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Orthopaedic Surgery Clinic appointment .

(22 Posts)
tiredoldwoman Tue 22-Jan-19 05:26:50

I've been referred to this clinic due to having knee arthritis , I received my appointment yesterday !
Fear has set in , what will the first appointment include - a wee blether or x rays ? I don't know what to expect .

tanith Tue 22-Jan-19 07:19:58

Probably a chat with a registrar/consultant about the stage your Arthritic knee is at, they will check your range of movement and pain levels you endure. Assuming you have already been through the usual treatments, medication,physio etc they may do an X-ray to determine if your knee is ready for replacement if this is what want.
It’s really all painless and nothing to worry about.

Marydoll Tue 22-Jan-19 07:26:16

Absolutely nothing to worry about, no pain involved. (Apart from moving about your knee)
Just make sure you remember to give all the relevant info, especially what pain relief you are taking.

I usually get asked on what level my pain is at, on a scale of 1-10, 10 being the most severe.
Good luck with your appointment.

Izabella Tue 22-Jan-19 09:45:15

Also sit back and think of all the areas of your life that are difficult because of the knee. Does it stop you going out/upstairs/getting on a bus/shopping/cleaning. and so on. That together with an indication of your painscale will all help.

Charleygirl5 Tue 22-Jan-19 10:35:29

Your knee/s will be xrayed.

Have you given some thought to what will happen if you are offered a knee replacement? How will you cope at home, are you on your own, will you have to make some adjustments at home pre-op?

tiredoldwoman Wed 23-Jan-19 05:13:52

Yes, I've making a list of ' things to sort out' . Firstly , I'm going to do ' swedish death clean ' to declutter this old house to make space to hobble and make life easier and safer . Then investigate on-line shopping , patient transport etc . I'm the one who runs to help everyone else , so am used to being independent ,but needing help is something I won't ask for so preparation will be essential .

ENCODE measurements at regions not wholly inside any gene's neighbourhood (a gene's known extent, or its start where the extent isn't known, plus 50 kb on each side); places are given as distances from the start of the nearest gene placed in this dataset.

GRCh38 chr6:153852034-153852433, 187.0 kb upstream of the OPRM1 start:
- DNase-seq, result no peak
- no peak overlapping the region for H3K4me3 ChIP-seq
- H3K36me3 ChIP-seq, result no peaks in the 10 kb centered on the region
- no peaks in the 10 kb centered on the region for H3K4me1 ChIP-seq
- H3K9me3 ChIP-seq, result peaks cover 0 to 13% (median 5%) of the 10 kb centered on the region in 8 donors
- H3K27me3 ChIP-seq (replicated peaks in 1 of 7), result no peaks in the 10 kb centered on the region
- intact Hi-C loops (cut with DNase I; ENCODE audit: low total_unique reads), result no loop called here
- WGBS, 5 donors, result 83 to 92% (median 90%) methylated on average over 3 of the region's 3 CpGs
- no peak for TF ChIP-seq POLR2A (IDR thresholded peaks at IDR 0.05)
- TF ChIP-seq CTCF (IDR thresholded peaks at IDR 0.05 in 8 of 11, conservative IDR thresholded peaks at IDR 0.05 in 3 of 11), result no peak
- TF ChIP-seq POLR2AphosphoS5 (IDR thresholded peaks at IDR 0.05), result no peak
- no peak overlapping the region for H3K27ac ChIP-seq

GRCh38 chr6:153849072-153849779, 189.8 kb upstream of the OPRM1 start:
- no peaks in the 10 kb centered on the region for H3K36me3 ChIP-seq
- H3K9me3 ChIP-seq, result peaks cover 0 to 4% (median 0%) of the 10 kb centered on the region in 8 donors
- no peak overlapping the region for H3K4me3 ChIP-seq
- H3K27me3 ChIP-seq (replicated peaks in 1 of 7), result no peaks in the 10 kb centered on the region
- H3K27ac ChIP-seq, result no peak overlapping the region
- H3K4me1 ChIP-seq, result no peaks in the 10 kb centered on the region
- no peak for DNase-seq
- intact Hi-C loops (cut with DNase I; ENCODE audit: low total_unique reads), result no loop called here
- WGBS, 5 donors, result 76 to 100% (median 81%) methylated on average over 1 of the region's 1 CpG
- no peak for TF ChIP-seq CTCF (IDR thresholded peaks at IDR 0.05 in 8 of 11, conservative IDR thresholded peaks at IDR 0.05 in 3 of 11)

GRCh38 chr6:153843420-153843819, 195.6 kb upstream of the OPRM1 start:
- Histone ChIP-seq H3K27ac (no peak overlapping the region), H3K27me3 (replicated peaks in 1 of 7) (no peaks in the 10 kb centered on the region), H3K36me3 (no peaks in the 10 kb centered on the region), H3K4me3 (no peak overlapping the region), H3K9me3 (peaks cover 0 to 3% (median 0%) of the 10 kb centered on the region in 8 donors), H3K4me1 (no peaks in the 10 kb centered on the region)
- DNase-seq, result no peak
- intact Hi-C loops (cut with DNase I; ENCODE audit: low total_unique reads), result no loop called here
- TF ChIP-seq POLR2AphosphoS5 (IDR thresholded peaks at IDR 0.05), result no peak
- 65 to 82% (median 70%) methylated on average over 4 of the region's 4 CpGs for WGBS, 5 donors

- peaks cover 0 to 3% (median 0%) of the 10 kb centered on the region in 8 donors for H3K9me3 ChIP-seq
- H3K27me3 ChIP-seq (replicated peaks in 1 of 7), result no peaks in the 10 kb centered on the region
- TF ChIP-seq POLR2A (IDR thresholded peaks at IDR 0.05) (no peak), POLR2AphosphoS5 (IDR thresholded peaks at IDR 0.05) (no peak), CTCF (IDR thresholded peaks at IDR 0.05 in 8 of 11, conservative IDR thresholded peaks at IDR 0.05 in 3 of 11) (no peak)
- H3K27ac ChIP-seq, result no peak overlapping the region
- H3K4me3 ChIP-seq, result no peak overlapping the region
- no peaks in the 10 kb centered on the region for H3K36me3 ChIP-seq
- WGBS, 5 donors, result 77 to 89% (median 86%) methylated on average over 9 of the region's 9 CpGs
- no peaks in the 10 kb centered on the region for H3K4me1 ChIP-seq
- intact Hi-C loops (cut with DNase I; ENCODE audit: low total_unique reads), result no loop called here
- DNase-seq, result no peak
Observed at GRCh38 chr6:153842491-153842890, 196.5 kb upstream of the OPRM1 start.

I'm dreading having surgery but my mobility is becoming a huge problem - it's life changing isn't it ? And I hate change ! thanks to all for info .

glammanana Wed 23-Jan-19 11:03:12

I would ask your GP to refer you to an Occupational Therapist who will sugest and possibly supply all the aids you require to make life easier if you have to have a knee replacement make use of this service as it is very useful my OT helped me enormously when I broke my shoulder and upper arm you just don't know much help you may require

Elrel Sun 03-Feb-19 15:14:09

OP - I was terrified and told the consultant I'd try exercise and painkillers (and weight loss 🙄). He smiled gently and assured me that I could come back. A while later I did, mainly worried about the *anaesthetic. All went well and I now occasionally wonder whether/when I'll have the second TKR.
I hope things go well for you. Keep us informed and keep on asking questions!
Before I went in I was provided with grab rails, doorsteps and other helpful things after my home was assessed. Afterwards I wanted to buy a wheeled tray table but was told they oare available on loan and hospital transport was free for follow up physio appointments.
However I live alone so needed a care plan, this was recorded beforehand but there was a hiccup and I had to stay after I was ok for discharge as 'someone' hadn't put it in place. Unnecessary bedblocking ☹️. Just keep on asking!

*I didn't meet the anaesthetist until just before the procedure but he was wonderfully reassuring.

At the time several of us were having knee ops and there was a thread going on here which was very supportive.

Elrel Sun 03-Feb-19 15:21:31

Found a follow up - actually 10 months after replacement, not 19.

Hi TKR 19 months ago.I can kneel on a bed or sofa easily, any type of floor is possible but uncomfortable., getting up is an effort usually requiring a piece of furniture to hang on to! My 'good' knee sometimes reminds me I was told it would need renewing. I've not lost weight which I know would help. I'm active and walking quite a lot with a stick which I think is mainly for confidence. I can't carry anything easily without the stick.
I'm still slow on stairs in tube and railway stations etc. I tend to go sideways. Escalators are fine. Going down hill is a bit precarious if steep and/or rough ground, going up is slow but fine.
I'm sad not to be able to have a bath but showers are all right even though mine is over the bath, DD's walkin is bliss!
Arthritis is increasing in my right hand.
Overall I'm fine and, from my experience, would recommend TKR. My activities were becoming severely curtailed before I had mine done. Hydrotherapy help me afterwards as did the physio exercises which I still do though not every day.

Elrel Sun 03-Feb-19 15:22:08

PS I have baths now!!

Elrel Sun 03-Feb-19 15:23:24

My TKR was November 2016

tiredoldwoman Tue 12-Feb-19 15:42:13

Hi, again .
I attended my appointment last Thursday . Shocked and upset to be told that I need 2 TKR . My head's swimming with list making . I'm feeling a bit weepy - both my daughters knew that I was going for the app , but neither has asked how I got on ! Too busy with their own lives to ask about old reliable Mum ?

tiredoldwoman Sat 16-Feb-19 06:42:53